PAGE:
Why A Renewables InvIT Is Critical For Tata Power’s Plan To Pare Debt

As shares of Tata Power Company Ltd. rose, tracking the equity rebound from pandemic-driven lows, investors also bet on the company’s plan to pare debt. But one key milestone for the planned deleveraging has missed the deadline.

The power generator planned to hive off its renewables portfolio into an infrastructure investment trust. The InvIT transaction would have slashed its Rs 42,454 crore gross debt by more than a fourth.

The binding agreement for the proposed InvIT was to get board approval by the end of February and the spinoff was expected by end of March, Praveer Sinha, managing director at Tata Power, had said in an interview with BloombergQuint.

The company missed that deadline.

The Economic Times reported earlier this month citing unnamed people that a proposed $2-billion investment by Malaysia’s Petroliam Nasional Bhd (Petronas) has been called off. And that the Indian company is now considering an initial public offering for its renewable unit.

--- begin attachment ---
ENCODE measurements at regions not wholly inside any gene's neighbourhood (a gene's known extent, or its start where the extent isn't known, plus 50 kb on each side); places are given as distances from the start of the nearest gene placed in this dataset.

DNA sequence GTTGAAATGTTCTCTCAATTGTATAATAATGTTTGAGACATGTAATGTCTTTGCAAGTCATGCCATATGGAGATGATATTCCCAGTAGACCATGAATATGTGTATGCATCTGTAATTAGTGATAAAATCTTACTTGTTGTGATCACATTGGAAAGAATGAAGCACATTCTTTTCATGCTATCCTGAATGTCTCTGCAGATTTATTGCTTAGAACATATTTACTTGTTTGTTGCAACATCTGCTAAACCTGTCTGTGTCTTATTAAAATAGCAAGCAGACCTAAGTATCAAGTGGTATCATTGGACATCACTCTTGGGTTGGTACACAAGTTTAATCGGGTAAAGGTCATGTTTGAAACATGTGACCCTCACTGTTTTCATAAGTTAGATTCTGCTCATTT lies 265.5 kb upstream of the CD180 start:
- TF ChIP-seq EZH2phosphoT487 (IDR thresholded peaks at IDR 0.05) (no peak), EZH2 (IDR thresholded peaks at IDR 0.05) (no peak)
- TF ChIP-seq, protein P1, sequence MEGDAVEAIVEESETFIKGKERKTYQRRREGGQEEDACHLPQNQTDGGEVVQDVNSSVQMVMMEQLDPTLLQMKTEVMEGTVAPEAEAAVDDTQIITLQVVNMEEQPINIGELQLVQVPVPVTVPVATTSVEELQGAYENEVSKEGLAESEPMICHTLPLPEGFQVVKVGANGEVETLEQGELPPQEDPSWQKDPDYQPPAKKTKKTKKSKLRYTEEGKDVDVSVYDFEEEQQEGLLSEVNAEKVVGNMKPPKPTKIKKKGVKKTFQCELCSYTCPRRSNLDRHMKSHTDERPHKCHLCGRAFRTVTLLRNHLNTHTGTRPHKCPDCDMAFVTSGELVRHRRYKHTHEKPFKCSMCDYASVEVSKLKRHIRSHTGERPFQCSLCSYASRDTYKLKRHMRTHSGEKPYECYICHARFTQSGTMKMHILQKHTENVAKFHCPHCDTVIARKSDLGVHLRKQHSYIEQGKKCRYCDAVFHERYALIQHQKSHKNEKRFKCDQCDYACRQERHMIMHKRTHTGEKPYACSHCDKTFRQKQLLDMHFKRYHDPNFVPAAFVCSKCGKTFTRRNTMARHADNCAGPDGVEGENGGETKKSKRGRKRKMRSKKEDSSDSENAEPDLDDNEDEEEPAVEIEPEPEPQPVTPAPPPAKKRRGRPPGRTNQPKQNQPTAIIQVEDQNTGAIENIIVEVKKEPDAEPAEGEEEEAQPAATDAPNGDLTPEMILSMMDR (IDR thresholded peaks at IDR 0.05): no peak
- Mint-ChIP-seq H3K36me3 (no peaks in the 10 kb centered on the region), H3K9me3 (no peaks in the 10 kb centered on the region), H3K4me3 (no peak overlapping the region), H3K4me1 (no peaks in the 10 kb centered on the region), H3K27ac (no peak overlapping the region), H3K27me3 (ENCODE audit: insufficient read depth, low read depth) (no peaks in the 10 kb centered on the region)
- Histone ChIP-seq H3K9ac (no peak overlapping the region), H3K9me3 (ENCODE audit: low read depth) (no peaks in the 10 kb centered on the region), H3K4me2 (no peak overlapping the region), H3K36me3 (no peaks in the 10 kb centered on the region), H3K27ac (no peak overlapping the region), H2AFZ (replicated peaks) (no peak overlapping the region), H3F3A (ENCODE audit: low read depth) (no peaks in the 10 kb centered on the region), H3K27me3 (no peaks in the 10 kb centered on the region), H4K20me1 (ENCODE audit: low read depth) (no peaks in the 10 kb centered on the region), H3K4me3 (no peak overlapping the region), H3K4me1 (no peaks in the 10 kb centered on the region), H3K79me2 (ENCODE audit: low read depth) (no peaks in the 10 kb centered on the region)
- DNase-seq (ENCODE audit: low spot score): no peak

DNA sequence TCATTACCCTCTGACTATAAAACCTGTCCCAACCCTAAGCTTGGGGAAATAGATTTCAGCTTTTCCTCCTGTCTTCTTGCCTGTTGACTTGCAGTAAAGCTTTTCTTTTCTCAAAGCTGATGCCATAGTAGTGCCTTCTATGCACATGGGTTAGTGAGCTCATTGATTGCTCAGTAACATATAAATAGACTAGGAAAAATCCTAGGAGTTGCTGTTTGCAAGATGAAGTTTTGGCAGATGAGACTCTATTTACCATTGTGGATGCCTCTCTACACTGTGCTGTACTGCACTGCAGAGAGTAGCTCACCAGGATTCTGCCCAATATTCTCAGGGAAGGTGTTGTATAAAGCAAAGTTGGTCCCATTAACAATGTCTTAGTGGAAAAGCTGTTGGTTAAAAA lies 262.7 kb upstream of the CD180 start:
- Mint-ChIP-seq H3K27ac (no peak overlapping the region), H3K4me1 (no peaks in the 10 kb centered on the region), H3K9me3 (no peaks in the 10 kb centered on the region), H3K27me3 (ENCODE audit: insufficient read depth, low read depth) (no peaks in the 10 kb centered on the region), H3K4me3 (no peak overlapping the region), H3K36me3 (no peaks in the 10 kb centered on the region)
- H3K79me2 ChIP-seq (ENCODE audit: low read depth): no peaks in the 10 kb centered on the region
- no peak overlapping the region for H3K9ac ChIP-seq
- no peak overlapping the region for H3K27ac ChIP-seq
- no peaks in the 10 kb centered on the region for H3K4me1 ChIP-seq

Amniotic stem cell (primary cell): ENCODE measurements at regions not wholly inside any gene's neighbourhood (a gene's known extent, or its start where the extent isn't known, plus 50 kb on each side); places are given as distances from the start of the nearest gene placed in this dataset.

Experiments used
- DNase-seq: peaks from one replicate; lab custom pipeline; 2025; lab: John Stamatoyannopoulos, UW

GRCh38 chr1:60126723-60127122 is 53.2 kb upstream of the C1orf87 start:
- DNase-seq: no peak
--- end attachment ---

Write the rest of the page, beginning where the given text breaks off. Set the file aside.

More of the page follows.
In an emailed response to BloombergQuint, Tata Power said it is exploring various options, including InvIT, for its renewables business and “shall be able to comment once developments reach a stage of announcement”. The fundraise will depend upon the green business portfolio finally monetised and in any such initiative, the company would continue to engage with multiple parties, it said, adding that no final decision has yet been taken with respect to investors.

Shares of Tata Power tumbled more than 12% after the report. Yet, it’s still trading 245% higher from its November low of Rs 27.

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